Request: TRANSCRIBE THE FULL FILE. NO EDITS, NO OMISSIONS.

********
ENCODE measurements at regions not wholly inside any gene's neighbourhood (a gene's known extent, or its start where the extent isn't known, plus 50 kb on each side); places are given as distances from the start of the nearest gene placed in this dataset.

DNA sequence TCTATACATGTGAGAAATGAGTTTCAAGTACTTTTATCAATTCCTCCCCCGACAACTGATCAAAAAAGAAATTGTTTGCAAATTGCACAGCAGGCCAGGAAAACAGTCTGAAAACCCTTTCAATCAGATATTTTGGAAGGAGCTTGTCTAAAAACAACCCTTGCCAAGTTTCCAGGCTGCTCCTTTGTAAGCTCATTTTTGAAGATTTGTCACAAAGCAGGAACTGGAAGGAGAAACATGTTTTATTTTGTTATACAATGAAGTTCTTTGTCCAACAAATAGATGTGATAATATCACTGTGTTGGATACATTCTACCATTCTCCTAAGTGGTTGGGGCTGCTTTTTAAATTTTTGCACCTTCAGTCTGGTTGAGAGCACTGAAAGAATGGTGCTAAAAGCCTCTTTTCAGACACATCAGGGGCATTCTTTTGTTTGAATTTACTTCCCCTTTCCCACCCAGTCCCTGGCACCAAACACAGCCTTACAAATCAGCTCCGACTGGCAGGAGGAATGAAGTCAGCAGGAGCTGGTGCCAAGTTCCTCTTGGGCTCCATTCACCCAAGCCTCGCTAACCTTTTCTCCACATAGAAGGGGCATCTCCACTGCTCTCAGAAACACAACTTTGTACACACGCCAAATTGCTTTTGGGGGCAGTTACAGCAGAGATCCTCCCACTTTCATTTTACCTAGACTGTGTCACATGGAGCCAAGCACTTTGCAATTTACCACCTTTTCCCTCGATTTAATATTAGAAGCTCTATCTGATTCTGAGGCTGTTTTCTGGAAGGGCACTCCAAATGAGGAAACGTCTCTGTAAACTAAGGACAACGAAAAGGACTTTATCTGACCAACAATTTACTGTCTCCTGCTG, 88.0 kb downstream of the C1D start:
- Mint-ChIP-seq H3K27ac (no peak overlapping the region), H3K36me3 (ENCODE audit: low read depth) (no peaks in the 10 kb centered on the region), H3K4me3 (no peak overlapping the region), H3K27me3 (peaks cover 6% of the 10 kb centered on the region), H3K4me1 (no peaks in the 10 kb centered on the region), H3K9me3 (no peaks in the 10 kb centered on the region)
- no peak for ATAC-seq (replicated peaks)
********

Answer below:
ENCODE measurements at regions not wholly inside any gene's neighbourhood (a gene's known extent, or its start where the extent isn't known, plus 50 kb on each side); places are given as distances from the start of the nearest gene placed in this dataset.

DNA sequence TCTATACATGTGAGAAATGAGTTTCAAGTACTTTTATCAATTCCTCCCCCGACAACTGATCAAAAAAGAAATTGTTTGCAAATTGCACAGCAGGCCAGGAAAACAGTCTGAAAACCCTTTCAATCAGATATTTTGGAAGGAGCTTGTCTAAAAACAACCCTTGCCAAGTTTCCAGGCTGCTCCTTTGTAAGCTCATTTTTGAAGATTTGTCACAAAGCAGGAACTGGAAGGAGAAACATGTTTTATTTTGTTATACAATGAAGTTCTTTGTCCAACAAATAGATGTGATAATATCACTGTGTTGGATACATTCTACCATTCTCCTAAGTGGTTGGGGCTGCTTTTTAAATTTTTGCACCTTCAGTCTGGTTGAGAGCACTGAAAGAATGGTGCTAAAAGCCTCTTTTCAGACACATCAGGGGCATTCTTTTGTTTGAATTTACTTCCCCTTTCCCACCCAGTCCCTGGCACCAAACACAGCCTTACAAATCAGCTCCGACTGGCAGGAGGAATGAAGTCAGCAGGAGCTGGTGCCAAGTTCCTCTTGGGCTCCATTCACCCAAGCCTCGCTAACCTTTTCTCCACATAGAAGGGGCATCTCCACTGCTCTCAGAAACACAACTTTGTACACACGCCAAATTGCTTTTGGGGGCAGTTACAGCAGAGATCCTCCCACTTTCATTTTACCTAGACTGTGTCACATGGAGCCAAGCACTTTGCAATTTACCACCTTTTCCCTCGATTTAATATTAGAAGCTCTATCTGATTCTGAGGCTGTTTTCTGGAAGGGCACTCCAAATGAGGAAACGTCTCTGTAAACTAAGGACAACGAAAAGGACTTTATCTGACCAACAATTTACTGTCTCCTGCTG, 88.0 kb downstream of the C1D start:
- Mint-ChIP-seq H3K27ac (no peak overlapping the region), H3K36me3 (ENCODE audit: low read depth) (no peaks in the 10 kb centered on the region), H3K4me3 (no peak overlapping the region), H3K27me3 (peaks cover 6% of the 10 kb centered on the region), H3K4me1 (no peaks in the 10 kb centered on the region), H3K9me3 (no peaks in the 10 kb centered on the region)
- no peak for ATAC-seq (replicated peaks)